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Nehru, Roses & Edwina: Beyond Trysts of Destiny

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An idealist aristocrat, who embarked as the architect of Modern India devising a visionary socialism apt for a nation that submitted itself as a protege of Mahatma Gandhi – Pt. Jawaharlal Nehru, the first prime minister or the first head servant as he preferred to be remembered as, perhaps can never falter to be the gargantuan manifestation of administration, patriotism, class and ‘love’. 

Nehru has certainly been identified as a leader who empathised with toiling peasants, cared for the innocent children, and above all served people with immense dedication and selflessness, but this stalwart of Indian history has a different aspect to his stern political nature supplemented by the last Vicereine of India – Edwina Cynthia Annette Mountbatten, that hovers several speculations and ‘conjectures’ around it. 

It is no mystery that amidst the political configurations about the partition of India, Congress leader ‘Jawaharlal’, whose name literally means the precious one, developed precious compatibility with Lady Mountbatten which had years to endure and millions of hearts to melt with the story of their bond. 

They did develop a profound relationship that was totally platonic, as mentioned by Pamela Hicks, Edwina’s daughter in her book ‘Daughter of Empire: Life as a Mountbatten’, “She found in Panditji the companionship and equality of spirit and intellect that she craved,” quotes Pamela with reference to her mother and Pt. Nehru. She further recounts the instances when she used to be with her parents and Pt. Nehru, and Nehru and Edwina used to get engrossed in each other’s words and compensated for each other’s yearning which cannot be put in other ways. 

Their relationship paved the ways for an epistolary series that are testimonies of their emotional outsets, deepening and perks as companions of shared emotional pedestal restricted by the same privileges, responsibilities, and realizations. 

What makes this relation a kind of its own is the various anecdotes that sacrament love in an unprecedented manner and leave everyone awe-inspired. From the beautiful letters that the man and countess exchanged daily until her death capturing personal, emotional, political and administrative concerns to the red roses that often found a place in these letters giving symbolism to their bond. Theses exact letters were found with Edwina on her death bed in 1960, according to her biographer and author of ‘Edwina Mountbatten: A Life of Her Own’ Janet Morgan, the American journalist John Gunther has rightly said, “Hardly a dozen men alive write English as well as Nehru,” and perhaps hardly any man is alive that can ‘love’ any well as Nehru.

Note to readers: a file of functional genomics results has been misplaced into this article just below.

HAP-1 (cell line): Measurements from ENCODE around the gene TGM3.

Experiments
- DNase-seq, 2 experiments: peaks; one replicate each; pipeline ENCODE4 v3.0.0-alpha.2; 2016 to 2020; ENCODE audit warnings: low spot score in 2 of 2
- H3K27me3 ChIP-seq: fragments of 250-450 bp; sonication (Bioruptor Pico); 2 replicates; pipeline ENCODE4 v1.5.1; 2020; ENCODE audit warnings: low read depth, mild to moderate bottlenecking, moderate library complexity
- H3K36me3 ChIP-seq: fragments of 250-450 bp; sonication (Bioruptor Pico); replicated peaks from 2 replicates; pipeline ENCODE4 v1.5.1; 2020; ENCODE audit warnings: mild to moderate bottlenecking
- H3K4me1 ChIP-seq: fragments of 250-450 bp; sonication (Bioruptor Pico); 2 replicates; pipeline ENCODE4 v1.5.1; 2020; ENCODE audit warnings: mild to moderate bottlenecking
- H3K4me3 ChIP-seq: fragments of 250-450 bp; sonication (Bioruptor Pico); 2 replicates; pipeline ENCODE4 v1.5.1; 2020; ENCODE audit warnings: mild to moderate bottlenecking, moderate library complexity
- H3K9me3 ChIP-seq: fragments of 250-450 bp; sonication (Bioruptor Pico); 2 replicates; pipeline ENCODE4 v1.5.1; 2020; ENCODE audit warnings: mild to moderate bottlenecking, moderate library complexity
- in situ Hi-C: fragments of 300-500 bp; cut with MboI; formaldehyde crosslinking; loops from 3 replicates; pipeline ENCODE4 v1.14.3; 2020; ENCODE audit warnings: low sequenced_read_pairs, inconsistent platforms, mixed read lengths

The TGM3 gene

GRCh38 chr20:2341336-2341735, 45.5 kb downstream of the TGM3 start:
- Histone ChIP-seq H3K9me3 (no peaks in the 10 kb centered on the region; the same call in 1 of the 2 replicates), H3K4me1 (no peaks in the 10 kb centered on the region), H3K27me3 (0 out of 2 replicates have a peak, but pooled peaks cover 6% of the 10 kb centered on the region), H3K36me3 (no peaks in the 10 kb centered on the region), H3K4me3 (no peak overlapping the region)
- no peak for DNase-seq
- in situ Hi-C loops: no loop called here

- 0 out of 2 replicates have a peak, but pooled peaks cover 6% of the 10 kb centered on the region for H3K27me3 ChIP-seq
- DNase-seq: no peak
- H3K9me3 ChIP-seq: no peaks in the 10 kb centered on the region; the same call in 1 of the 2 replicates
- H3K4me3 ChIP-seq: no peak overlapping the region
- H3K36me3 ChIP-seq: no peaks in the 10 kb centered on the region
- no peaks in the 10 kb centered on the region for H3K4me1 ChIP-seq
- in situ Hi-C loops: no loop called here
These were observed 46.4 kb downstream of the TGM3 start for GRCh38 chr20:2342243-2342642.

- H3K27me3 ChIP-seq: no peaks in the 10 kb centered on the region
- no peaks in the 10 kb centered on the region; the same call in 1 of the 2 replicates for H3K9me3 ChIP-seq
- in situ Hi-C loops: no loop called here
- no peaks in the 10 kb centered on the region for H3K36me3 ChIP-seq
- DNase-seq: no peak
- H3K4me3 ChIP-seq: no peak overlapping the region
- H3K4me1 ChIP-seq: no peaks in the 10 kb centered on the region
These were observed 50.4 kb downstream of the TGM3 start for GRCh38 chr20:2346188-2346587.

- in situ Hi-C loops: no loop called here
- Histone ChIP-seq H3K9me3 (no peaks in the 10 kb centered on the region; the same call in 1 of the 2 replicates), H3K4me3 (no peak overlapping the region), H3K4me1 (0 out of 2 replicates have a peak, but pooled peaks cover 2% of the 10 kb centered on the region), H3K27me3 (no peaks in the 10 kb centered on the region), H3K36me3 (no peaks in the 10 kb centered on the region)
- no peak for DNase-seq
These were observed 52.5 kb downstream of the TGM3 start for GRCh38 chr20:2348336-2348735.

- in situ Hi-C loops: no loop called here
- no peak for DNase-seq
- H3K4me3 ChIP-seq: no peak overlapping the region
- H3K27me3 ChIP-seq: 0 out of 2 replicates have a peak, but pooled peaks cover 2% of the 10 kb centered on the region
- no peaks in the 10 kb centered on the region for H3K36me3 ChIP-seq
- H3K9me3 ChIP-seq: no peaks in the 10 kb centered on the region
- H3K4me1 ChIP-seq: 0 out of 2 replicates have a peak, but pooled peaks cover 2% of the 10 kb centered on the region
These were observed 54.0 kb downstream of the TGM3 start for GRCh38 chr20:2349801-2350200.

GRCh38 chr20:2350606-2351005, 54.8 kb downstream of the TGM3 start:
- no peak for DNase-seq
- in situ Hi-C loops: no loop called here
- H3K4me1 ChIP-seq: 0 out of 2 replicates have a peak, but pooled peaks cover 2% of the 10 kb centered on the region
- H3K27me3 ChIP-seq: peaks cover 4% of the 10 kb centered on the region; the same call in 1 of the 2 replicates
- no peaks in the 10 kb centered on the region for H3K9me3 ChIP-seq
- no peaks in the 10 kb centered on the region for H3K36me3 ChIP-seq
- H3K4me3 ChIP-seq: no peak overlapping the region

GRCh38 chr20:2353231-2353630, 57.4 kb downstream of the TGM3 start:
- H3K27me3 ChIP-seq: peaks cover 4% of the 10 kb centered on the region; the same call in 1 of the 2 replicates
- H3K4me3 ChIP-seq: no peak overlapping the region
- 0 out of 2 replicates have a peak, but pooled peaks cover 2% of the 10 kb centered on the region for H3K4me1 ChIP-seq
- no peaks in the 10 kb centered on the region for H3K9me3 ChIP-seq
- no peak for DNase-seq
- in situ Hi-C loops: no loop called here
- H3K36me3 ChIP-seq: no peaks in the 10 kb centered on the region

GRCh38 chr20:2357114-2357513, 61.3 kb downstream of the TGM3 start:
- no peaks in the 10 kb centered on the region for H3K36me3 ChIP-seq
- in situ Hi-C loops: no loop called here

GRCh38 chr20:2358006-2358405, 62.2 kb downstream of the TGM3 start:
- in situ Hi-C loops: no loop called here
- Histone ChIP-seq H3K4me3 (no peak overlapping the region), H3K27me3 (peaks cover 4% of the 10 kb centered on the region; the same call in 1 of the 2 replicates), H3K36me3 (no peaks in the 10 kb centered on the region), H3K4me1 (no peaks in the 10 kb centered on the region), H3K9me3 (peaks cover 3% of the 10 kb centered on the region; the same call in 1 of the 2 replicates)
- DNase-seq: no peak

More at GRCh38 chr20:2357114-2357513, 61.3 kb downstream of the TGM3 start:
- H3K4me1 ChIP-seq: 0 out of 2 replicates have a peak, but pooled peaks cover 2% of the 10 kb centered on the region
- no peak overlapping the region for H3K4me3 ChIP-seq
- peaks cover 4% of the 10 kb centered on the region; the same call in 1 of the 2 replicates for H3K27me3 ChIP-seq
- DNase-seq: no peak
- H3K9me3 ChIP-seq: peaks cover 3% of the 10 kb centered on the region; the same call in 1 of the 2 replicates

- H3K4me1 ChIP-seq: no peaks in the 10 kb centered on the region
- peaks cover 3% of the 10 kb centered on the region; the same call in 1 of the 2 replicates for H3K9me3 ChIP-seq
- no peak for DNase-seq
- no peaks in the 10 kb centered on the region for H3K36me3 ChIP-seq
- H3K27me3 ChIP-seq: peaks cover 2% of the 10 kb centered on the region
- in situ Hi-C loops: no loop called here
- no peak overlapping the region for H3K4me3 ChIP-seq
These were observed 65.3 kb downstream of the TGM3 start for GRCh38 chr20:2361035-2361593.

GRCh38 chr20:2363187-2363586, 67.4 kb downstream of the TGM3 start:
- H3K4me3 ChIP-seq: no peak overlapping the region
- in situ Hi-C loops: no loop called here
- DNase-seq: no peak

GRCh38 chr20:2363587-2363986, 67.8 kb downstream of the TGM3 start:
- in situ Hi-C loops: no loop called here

The aforementioned line can be affirmed by another story that narrates about an incident where Edwina confronts Nehru by saying that she will miss him when she leaves India, to which Nehru exquisitely suggests that every morning she can pluck a red rose from her garden and put it on her hair and he will pluck one from his branches to fill his pocket-hole, till the end of their lives. 

Although, Nehru never explained the reason for his fondness for red roses, some assumptions go around his symbolic reference to the red of Fabian Society, some say it is in memory of his late wife Kamala Nehru, who died in 1936. One story that is apparently led by Nehru’s sister, Krishna Hutheesing, and pushed by Nehru’s secretary MO Mathai, was that it was a tribute to a young girl who would stand to wait for him with a rose, this sounds romantically fanciful and suggestive to Lady Mountbatten, but no assured evidence could be thought of to support these assumptions. 

But it is assured and proven that every year Edwina would make way back to India to meet PM Nehru and Nehru would frequently pay visits to Edwina in London. Nehru makes frequent mentions of Edwina in his literary works and letters and in his farewell party for the Mountbatten’s prepared to leave India, Nehru addressed Edwina as, “Wherever you have gone, you have brought solace, you have brought hope and encouragement,” with the grief of Edwina going. 

If this love seems interesting, one can surely pick up Catherine Clement’s Edwina and Nehru: A Novel to check Rhiannon Jenkins Tsang’s testimony when he says, “If Shakespeare were alive today, he might not have written Anthony and Cleopatra but rather Jawahar and Edwina.”

Image Credits: The Telegraph

Faizan Salik

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